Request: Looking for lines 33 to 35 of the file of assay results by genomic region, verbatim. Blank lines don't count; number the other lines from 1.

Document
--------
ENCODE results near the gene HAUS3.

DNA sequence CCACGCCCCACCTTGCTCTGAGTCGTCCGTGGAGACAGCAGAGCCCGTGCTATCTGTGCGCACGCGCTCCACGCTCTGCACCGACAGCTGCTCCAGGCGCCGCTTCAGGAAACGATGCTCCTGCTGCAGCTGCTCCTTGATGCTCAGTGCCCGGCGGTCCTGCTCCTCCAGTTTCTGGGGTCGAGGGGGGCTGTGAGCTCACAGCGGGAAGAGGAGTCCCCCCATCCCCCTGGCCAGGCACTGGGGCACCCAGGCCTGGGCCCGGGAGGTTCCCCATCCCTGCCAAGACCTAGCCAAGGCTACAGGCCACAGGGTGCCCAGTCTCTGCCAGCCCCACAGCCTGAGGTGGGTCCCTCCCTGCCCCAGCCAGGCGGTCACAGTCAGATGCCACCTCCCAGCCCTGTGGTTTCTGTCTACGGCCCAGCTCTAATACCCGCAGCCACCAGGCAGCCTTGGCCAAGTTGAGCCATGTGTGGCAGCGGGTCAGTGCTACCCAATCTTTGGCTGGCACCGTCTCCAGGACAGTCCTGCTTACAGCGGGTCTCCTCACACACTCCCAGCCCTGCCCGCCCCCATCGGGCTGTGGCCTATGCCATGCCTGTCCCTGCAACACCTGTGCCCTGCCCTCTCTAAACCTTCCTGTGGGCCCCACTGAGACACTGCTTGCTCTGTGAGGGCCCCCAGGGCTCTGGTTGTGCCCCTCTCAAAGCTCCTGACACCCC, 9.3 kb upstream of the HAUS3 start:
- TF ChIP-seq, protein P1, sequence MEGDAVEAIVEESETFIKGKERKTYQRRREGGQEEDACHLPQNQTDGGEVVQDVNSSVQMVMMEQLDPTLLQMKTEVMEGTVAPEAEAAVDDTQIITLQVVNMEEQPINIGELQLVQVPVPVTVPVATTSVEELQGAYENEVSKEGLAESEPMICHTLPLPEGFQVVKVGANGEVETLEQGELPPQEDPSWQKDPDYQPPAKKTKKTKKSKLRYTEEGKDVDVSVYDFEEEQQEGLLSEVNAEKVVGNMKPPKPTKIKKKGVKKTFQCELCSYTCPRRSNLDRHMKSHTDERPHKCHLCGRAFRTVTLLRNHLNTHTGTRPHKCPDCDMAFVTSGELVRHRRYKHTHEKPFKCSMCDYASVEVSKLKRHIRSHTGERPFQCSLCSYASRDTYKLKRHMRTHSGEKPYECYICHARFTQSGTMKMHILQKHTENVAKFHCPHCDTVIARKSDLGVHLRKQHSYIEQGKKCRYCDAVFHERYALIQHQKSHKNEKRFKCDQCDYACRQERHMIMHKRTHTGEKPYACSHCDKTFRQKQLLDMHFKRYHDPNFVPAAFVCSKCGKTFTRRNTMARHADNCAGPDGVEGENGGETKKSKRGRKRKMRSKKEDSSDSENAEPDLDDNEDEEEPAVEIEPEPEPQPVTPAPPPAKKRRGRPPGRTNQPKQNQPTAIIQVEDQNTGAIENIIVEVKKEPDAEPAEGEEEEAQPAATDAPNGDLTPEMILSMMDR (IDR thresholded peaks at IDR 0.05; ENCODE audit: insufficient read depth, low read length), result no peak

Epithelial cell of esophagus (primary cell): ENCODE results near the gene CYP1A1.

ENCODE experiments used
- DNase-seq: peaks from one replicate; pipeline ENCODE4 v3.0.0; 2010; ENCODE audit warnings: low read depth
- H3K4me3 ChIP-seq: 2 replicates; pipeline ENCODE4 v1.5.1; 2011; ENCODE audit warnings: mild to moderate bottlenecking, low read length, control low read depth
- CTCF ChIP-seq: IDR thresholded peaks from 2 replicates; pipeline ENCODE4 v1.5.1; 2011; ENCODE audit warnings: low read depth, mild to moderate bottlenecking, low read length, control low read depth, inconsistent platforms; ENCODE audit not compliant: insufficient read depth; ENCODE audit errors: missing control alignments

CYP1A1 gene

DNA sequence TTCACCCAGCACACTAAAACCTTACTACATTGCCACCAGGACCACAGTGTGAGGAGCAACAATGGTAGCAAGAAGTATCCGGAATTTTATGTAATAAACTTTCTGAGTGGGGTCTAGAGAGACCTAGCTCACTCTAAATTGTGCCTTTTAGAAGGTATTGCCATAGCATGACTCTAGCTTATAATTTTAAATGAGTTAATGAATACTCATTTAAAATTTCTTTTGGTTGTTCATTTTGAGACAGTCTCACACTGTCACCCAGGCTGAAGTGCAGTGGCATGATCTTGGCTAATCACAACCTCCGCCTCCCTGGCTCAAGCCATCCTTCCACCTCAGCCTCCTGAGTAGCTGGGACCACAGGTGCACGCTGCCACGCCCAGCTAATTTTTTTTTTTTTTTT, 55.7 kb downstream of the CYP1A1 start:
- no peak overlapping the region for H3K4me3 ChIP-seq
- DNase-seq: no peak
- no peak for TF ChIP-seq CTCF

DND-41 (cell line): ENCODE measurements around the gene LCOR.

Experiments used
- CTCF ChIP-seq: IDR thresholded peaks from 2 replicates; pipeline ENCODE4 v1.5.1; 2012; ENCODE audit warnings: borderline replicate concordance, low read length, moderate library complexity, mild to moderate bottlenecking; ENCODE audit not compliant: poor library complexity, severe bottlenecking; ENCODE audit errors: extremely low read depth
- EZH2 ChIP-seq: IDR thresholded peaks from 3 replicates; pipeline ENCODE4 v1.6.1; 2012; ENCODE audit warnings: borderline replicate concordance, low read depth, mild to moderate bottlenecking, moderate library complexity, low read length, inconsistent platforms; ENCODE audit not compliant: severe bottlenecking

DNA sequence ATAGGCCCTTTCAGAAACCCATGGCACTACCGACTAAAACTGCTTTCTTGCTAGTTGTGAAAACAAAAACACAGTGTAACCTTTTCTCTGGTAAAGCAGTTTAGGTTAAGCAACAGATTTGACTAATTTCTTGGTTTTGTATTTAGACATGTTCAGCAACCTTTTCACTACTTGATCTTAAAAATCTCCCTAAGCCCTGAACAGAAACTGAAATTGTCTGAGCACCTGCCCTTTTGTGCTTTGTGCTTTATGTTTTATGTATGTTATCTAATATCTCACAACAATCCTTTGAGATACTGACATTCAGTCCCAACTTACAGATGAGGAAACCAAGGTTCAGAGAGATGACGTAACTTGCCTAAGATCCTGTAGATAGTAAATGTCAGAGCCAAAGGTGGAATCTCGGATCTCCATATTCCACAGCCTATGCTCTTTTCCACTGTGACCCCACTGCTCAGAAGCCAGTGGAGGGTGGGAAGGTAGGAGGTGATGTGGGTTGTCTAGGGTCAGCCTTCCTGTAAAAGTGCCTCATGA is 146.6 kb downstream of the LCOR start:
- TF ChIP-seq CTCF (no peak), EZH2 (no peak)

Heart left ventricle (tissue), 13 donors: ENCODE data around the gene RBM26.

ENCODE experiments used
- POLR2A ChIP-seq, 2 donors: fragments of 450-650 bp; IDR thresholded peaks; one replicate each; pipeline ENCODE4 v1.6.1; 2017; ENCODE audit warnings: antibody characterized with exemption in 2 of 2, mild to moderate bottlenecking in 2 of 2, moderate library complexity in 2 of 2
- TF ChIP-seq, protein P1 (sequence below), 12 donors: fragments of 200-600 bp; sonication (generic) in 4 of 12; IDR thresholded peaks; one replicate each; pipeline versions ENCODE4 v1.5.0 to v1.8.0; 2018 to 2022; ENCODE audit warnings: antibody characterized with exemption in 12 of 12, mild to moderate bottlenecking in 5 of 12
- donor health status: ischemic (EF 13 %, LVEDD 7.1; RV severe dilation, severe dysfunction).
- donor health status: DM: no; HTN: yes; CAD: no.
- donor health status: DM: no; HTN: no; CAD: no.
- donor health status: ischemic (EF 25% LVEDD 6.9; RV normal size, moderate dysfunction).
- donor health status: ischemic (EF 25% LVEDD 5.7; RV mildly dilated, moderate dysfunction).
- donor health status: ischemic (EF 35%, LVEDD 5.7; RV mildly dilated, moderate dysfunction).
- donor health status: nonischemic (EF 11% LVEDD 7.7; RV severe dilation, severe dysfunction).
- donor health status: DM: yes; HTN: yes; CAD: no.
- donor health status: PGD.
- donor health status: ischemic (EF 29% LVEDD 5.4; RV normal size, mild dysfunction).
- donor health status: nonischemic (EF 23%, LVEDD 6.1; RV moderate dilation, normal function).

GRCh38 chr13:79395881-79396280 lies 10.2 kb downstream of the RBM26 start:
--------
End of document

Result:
- donor health status: ischemic (EF 29% LVEDD 5.4; RV normal size, mild dysfunction).
- donor health status: nonischemic (EF 23%, LVEDD 6.1; RV moderate dilation, normal function).

GRCh38 chr13:79395881-79396280 lies 10.2 kb downstream of the RBM26 start: